I’ve been originating mortgages since 2003 and although closing 80+ loans a year keeps me quite busy, I do attempt to “have a life.” While I enjoy horseback riding, long walks on the beach, reading picture books, listening to live music, playing with puppies and occasionally participating in, but mostly watching soccer, basketball and football, my favorite thing to do when I’m not working is bake and consume mass quantities of scrumptious cookies! And as a licensed pilot with a Bachelor’s Degree in Aviation, I am especially well trained in handling the occasional turbulence of the mortgage process. I look forward to assisting you on your journey to home ownership.
Since you are thinking about buying a home, it is important that you strongly consider the four following questions
1. What is the highest monthly mortgage payment you are comfortable making including homeowner’s insurance, property taxes, common charges and/or maintenance?
2. How long do you expect to own and/or occupy your home?
3. Do you anticipate an increase in your income (raise/promotion) or expenses (kids, new car, etc.) in the near future?
4. How would you describe your current financial situation?
As you probably know, having good credit is vital. Here are some tips to improve your credit scores
Pay all of your bills on time, even if you have to make the minimum payment. This is the most influential factor in your credit score. If you are currently behind on any of your bills, it is crucial that you get current as soon as possible.
Pay in full or settle all collections, charge offs & judgments and then request a letter verifying that it’s been paid. Send copies of that letter to all three credit bureaus so that your credit report can be updated.Keep all credit card and credit line balances at 30% of the credit limit or less.
Keep 3-5 credit cards or lines of credit open at all times. If you need to add accounts to your credit profile, the best way is to be added as an authorized user to a friend or family member’s already existing credit card or line of credit as long as they have never been late on the account and the account has a balance of 0-30% of the credit limit. If you are unable to arrange this, please look into getting secured credit cards.
Do not close unused credit cards or lines of credit. This can actually hurt your credit score.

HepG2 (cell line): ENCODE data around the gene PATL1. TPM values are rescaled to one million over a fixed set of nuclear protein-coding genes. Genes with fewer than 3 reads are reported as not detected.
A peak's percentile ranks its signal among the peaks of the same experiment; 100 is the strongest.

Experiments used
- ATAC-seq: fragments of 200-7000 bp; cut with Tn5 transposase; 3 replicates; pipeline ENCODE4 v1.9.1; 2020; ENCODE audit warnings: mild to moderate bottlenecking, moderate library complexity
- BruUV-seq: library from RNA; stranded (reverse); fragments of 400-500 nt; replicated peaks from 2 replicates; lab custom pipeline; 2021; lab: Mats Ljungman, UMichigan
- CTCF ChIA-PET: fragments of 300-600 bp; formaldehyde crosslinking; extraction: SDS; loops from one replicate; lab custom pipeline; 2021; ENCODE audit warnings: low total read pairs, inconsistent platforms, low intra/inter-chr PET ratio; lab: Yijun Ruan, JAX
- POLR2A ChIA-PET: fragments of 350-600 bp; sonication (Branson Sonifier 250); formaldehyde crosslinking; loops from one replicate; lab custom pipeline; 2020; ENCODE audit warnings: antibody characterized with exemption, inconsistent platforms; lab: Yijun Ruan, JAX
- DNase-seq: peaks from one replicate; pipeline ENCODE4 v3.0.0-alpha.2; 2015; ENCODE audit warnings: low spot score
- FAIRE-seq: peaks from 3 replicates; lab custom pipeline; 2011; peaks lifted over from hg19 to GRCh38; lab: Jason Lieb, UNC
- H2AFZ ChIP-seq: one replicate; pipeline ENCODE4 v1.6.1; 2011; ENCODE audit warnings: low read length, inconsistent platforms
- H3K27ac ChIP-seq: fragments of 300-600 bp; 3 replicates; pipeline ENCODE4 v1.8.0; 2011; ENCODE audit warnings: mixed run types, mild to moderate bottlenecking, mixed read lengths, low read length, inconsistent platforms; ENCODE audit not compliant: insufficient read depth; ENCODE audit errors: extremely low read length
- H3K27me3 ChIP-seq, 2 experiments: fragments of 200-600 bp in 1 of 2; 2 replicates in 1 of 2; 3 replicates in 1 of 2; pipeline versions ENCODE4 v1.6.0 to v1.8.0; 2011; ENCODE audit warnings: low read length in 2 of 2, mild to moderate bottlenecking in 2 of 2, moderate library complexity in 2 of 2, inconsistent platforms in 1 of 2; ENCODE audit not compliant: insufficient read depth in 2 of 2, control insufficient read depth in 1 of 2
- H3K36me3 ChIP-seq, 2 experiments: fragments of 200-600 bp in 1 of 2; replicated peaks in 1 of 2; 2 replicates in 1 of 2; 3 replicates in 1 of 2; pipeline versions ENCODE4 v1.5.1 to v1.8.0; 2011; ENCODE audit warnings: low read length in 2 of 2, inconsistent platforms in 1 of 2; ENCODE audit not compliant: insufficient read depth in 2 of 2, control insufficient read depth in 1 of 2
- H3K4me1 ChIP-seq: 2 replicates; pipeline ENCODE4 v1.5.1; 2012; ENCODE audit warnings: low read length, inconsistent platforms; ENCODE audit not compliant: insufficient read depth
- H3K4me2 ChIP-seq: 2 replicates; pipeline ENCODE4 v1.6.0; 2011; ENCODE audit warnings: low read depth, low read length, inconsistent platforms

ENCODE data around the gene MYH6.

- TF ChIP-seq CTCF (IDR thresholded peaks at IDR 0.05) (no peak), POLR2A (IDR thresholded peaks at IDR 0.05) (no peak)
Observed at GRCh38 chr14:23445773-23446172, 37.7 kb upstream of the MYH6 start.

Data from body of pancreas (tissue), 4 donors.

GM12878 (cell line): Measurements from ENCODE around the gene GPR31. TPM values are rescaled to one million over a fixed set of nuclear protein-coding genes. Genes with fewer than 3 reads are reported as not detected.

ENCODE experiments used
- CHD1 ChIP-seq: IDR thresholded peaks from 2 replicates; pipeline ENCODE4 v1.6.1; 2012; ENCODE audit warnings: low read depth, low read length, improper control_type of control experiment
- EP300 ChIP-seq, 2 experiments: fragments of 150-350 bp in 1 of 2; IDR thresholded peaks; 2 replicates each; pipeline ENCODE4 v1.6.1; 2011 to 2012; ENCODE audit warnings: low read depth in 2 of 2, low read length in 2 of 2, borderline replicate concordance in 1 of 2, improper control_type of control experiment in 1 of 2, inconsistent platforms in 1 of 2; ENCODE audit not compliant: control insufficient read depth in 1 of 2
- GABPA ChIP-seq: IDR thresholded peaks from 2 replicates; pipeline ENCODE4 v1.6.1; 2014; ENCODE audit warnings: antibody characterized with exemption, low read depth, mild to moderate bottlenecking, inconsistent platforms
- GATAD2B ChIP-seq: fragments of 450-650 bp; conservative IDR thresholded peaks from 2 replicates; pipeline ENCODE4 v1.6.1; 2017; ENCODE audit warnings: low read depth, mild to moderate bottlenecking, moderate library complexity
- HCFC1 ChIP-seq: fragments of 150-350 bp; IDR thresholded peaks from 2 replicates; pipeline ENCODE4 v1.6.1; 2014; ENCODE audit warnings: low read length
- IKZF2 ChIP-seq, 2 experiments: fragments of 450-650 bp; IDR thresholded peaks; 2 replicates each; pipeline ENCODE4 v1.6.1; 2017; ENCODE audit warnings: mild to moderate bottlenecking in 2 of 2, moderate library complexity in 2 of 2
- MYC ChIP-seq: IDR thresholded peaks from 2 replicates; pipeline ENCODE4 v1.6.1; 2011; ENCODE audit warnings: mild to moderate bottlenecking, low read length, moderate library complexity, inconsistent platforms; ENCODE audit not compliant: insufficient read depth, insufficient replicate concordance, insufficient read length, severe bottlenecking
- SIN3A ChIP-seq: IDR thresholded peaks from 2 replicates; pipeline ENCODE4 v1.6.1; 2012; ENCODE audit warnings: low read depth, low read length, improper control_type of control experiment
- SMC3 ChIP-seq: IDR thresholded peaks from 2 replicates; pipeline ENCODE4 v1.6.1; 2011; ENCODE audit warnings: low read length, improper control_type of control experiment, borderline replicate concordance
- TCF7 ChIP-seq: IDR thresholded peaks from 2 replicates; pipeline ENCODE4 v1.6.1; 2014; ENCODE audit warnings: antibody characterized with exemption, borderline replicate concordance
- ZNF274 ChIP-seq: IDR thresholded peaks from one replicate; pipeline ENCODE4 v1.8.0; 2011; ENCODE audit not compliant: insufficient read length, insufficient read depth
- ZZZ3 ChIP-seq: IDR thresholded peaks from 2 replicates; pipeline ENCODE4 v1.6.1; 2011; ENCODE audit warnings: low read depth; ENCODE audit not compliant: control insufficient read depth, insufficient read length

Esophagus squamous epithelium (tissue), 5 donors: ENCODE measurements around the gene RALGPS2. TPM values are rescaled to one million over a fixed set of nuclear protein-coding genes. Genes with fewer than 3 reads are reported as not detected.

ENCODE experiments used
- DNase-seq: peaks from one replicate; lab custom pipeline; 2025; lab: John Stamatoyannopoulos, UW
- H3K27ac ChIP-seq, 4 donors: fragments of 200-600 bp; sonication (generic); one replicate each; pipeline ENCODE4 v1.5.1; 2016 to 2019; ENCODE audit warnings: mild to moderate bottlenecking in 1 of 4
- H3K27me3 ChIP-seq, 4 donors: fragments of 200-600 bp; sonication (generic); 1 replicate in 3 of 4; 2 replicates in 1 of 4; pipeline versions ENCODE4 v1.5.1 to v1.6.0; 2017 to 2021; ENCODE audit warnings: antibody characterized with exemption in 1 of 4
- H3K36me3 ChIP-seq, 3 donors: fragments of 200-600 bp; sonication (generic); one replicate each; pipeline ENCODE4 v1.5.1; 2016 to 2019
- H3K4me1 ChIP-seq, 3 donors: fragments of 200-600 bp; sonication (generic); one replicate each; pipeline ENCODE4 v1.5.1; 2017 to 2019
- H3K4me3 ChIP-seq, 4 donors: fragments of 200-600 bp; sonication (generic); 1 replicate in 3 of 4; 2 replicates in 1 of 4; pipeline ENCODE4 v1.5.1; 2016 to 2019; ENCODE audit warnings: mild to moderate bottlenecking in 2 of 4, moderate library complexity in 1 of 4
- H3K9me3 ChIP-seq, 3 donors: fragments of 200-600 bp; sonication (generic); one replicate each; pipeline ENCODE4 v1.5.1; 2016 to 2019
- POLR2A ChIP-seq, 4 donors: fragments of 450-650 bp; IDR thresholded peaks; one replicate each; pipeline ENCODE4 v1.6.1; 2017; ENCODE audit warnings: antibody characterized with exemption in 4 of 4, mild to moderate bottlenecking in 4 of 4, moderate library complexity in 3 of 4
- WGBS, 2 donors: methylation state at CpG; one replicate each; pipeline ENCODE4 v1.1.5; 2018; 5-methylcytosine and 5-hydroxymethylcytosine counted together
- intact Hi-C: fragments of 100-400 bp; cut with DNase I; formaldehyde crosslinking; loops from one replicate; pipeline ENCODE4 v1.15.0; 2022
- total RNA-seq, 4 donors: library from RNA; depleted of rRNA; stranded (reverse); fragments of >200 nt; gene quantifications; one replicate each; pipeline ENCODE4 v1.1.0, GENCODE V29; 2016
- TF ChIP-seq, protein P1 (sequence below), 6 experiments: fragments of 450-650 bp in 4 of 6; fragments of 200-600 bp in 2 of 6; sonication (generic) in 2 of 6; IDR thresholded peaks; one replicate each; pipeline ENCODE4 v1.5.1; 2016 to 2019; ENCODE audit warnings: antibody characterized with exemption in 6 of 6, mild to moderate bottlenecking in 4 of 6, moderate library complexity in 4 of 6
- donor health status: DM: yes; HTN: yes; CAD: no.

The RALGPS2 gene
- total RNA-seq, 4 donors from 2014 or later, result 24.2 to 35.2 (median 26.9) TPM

The pre-qualification process starts with a review of your credit report and overall financial fitness, to help determine how much you can comfortably afford. It is especially important that you focus on the overall monthly payment and not just the price because a $200,000 home with $12,000 in annual property taxes has the same total monthly payment as a $300,000 home with $5,000 in annual taxes.
Once you find the right home and the purchase contracts are signed by you and the seller, the mortgage application process begins. A complete application includes A LOT of paperwork to verify your income, assets, credit worthiness and identity. When that information is received, an appraisal will be ordered to determine the value of the home and to ensure that it’s in decent condition.
The appraisal, contracts and your documentation will then be thoroughly reviewed by an underwriter and if all is well, the loan will be approved and a mortgage commitment will be issued. The loan approval normally has a few conditions that must be met in order to close. Typical conditions include updated paystubs and bank statements, proof of homeowner’s insurance and the title report.
When all of the conditions are received, the file can then be cleared and a closing scheduled. At the closing, lawyers, real estate agents, the title closer, and the seller will sit and watch you spend a lot of money in a very short period of time. Your hand will ache but your signature will be well practiced and you will walk away a homeowner.
Here are some morsels of mortgage knowledge that I hope you find useful:
Your interest rate is determined by 26 different factors including credit score and history, debt to income ratio, amount of the downpayment, property type, the county and state the property is located in, how long it will take you to close, the loan amount and program, how you intend to use the home (primary, vacation or investment) and the blood type of the primary borrower on the loan! For marketing purposes, most lenders assume the best case scenario for all 26 factors and advertise the resulting rate. The reality is that most people will end up with a slightly higher rate so it is important that you get a rate quote that is specific to you so you avoid any unpleasant surprises.